The woman who leads the New York City taxi workers’ union can’t drive. But that hardly matters. After fighting for cabbies’ rights for 13 years, Bhairavi Desai has achieved folk hero status among the city’s yellow cab drivers, a diverse group of 49,000 who speak 60 languages and typically pull 10- to 12-hour shifts, six days a week, for less than minimum wage. She’s probably the last person in Manhattan who would be refused a ride, even to an outer borough.
There are other contradictions as well. Desai RC’94 holds a degree in women’s studies but found success as a labor leader in an industry where 99 percent of the drivers are men. Her New York Taxi Workers Alliance (NYTWA) has united drivers—who are independent contractors rather than employees—into an increasingly powerful voice, where traditional union models have failed.
Rights for taxi workers weren’t on anyone’s radar in the mid-1990s when a 5-2 spitfire wearing a traditional South Asian shalwar kameez began hanging around airports, gas stations, and ethnic restaurants to engage drivers. The effort was a slow-go at first, but within a year she’d collected a litany of gripes from 700 drivers she’d interviewed. When Rudy Giuliani, then mayor of New York City, proposed 17 new regulations for cabbies in 1998, including mandatory drug tests and higher insurance rates, drivers were incensed—and eager to return fire. “Everyone was really riled up,” Desai told the New Yorker in an article published in October. “They were like, ‘we need a strike.’”
So, the then 25-year-old cofounder and executive director of the fledgling NYTWA encouraged a 24-hour strike. Although Giuliani dismissed the threat as “a theater of the absurd,” Manhattan streets were bereft of yellow cabs on the day of the strike. Ninety percent of the city’s yellow cab drivers joined the job action, and the effort was more successful than anyone, especially the mayor’s office, had predicted. The city council eventually passed most of the 17 rules, but not before the NYTWA had made national headlines.
Desai again captured national press attention—and was invited to the White House—in October when the National Taxi Workers Alliance, of which she is the president, became the first nontraditional labor organization welcomed into the AFL-CIO since a farm workers group was chartered in the 1960s. Chapters in New York and Philadelphia are the first to launch, with initial campaigns addressing raises, health care, and bargaining rights. Chicago taxi drivers have expressed an interest in organizing next. The AFL-CIO’s move followed a 2006 decision by New York City’s Central Labor Council to allow the NYTWA to join. During an earlier visit of hers to the White House, in 2009, Desai was greeted by President Obama in the receiving line at a state dinner, who exclaimed, “I was an organizer, too!”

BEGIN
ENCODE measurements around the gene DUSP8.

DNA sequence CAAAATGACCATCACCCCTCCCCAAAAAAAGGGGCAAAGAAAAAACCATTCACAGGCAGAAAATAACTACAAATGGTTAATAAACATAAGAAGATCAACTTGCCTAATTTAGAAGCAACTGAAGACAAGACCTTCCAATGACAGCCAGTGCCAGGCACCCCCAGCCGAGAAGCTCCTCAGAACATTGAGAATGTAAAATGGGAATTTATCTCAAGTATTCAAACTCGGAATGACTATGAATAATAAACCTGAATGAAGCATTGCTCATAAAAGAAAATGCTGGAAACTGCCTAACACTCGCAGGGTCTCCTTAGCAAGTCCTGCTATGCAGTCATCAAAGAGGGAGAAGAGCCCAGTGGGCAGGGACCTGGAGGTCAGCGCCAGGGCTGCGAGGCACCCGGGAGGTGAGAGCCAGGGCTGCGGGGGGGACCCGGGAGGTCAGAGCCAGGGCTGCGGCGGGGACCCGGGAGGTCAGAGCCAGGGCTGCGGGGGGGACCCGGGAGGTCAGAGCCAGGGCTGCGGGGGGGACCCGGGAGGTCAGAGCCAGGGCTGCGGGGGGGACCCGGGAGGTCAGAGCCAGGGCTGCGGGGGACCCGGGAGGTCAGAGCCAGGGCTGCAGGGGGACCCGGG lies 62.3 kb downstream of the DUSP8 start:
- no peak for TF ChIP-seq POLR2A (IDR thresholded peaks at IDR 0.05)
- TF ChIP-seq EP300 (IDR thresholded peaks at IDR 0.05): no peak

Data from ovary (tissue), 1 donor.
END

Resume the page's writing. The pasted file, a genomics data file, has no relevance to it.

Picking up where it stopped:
Desai was born in Gujarat, India. She moved with her family to the United States when she was 7, settling in Harrison, New Jersey. Politics and social justice were family matters, from her grandmother’s arrest during a fight for Indian independence to her father’s defense of the underprivileged as a lawyer back home. As newly arrived immigrants, her father bought a two-aisle grocery and her mother worked nights in a factory. “A grocery store is almost the same as a taxi,” she says. “You work 70 to 80 hours a week.”
Today, 15,000 drivers, fewer than one-third of New York’s driver pool, are alliance members. Using sports terms, Desai says she organizes her battles into two groups: offense for long-term campaigns like advocating for health care benefits, and defense for crisis-mode responses like opposing new rules for drivers. Desai has spent more time playing defense lately—which is perhaps why she also uses the term “taxi wars” to describe the ongoing battles over how the system should run. In October, she demanded a police investigation after a driver who was punched and bitten by two passengers says he was told he’d be arrested too if he filed a complaint. Drivers can expect their licenses to be suspended if they are arrested, no matter the cause, so there’s a powerful deterrent. The NYTWA also spent months fighting a proposal by mayor Michael Bloomberg to allow livery drivers to pick up street hails in upper Manhattan and the outer boroughs of the city, where yellow taxis are less common. The bill won support from the state legislature but New York governor Andrew Cuomo has been unwilling to sign it. In typical agitator fashion, Desai says Bloomberg is trying to regain political capital after being criticized for the city’s disastrous response to last winter’s snowstorms. “Mayor Bloomberg has an outer-borough problem,” she says, “and he’s trying to scapegoat the [taxi] drivers.”
— Angela Delli Santi